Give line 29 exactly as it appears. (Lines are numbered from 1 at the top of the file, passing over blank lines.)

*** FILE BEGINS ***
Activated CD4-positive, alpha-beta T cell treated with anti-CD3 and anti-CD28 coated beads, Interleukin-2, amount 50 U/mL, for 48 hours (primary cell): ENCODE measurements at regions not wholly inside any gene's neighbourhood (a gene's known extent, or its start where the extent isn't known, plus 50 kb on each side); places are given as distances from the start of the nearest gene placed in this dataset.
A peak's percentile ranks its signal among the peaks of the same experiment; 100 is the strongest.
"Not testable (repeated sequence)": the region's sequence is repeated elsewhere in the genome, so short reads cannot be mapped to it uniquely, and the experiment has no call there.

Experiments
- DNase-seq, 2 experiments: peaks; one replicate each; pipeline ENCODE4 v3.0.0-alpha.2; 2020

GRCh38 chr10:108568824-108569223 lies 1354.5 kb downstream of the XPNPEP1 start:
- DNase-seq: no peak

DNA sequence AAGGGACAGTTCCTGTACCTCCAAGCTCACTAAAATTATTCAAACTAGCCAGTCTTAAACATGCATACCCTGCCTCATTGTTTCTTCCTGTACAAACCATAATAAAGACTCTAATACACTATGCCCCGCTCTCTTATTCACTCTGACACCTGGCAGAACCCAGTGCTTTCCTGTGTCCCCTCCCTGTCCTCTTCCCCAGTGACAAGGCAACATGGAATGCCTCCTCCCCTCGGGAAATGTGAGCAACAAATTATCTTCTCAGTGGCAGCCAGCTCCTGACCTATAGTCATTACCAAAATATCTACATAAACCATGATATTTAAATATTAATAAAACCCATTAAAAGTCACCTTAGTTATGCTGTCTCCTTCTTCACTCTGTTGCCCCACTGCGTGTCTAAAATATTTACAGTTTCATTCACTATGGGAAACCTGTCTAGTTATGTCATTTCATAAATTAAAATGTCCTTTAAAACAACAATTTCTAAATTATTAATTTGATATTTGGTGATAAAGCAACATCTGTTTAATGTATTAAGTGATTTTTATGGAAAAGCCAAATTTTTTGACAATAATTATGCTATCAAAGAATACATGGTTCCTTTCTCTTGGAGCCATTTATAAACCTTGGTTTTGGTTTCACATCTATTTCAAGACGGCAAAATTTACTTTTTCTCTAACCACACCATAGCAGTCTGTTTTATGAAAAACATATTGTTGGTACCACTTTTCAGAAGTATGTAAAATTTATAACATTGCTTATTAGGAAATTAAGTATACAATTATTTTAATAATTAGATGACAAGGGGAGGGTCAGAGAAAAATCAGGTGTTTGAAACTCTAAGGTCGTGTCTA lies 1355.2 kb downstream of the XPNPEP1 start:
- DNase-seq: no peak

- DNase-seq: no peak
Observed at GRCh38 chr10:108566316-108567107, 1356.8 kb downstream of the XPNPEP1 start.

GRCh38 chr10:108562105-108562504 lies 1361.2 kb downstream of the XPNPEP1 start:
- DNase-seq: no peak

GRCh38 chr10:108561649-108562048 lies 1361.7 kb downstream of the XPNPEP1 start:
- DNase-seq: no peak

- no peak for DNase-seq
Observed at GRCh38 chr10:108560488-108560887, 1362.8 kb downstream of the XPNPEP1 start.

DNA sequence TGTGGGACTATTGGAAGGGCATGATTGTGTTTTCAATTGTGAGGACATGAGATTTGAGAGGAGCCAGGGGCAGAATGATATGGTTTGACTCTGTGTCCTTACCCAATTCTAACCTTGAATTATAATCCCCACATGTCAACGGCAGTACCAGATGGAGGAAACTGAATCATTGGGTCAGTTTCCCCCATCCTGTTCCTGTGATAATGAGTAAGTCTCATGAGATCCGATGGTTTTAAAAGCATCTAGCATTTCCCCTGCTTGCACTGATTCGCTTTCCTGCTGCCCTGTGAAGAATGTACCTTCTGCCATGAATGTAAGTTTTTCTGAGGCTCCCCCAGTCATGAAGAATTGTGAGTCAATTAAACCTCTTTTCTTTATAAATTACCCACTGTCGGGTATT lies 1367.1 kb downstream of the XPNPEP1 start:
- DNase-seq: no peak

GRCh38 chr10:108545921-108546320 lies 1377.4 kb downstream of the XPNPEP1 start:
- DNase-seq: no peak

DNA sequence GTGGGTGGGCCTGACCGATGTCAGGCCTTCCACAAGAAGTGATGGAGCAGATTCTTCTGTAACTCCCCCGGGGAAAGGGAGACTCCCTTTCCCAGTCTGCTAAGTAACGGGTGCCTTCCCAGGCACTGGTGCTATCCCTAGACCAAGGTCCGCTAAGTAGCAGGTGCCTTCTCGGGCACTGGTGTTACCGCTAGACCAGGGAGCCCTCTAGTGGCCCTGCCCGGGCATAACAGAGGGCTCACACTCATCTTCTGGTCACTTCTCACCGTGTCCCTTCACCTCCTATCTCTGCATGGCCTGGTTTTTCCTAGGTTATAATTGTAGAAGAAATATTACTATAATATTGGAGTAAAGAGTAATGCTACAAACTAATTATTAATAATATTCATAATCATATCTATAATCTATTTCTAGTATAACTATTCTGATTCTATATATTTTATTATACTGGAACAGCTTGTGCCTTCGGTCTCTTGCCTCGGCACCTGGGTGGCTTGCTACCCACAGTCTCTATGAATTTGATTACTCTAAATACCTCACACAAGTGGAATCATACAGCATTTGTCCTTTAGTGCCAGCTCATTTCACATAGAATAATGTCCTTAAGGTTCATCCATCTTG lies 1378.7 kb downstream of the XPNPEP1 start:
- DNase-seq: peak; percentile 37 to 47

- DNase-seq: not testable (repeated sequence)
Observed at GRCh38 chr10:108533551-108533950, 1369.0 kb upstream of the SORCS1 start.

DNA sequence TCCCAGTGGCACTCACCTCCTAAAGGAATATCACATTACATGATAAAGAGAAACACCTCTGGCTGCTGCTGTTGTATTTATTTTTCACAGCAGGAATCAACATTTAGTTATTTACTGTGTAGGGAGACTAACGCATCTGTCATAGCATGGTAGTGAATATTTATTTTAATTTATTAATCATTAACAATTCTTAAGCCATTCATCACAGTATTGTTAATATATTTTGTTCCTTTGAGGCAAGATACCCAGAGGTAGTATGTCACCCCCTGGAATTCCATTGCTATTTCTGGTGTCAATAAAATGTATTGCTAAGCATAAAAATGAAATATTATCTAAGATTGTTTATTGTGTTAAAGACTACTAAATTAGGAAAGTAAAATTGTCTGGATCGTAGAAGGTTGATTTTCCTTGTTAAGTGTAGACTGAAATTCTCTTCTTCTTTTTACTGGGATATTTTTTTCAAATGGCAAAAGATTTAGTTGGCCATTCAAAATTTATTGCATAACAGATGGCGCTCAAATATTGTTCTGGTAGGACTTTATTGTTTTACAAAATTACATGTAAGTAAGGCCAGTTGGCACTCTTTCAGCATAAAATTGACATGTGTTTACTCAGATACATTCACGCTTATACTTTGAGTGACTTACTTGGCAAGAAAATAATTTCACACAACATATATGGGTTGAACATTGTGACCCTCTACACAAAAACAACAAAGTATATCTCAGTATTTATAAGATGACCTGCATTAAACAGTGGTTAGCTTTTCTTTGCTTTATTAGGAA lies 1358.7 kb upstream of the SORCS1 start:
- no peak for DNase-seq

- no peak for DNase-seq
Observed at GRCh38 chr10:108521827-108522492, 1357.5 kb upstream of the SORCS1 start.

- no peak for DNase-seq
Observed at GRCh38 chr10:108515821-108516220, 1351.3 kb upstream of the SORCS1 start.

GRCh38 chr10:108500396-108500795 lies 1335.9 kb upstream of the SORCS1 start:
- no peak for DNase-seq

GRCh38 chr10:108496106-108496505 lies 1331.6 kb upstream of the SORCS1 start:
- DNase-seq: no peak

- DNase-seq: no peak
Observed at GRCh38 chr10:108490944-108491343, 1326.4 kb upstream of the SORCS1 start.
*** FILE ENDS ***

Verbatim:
Observed at GRCh38 chr10:108521827-108522492, 1357.5 kb upstream of the SORCS1 start.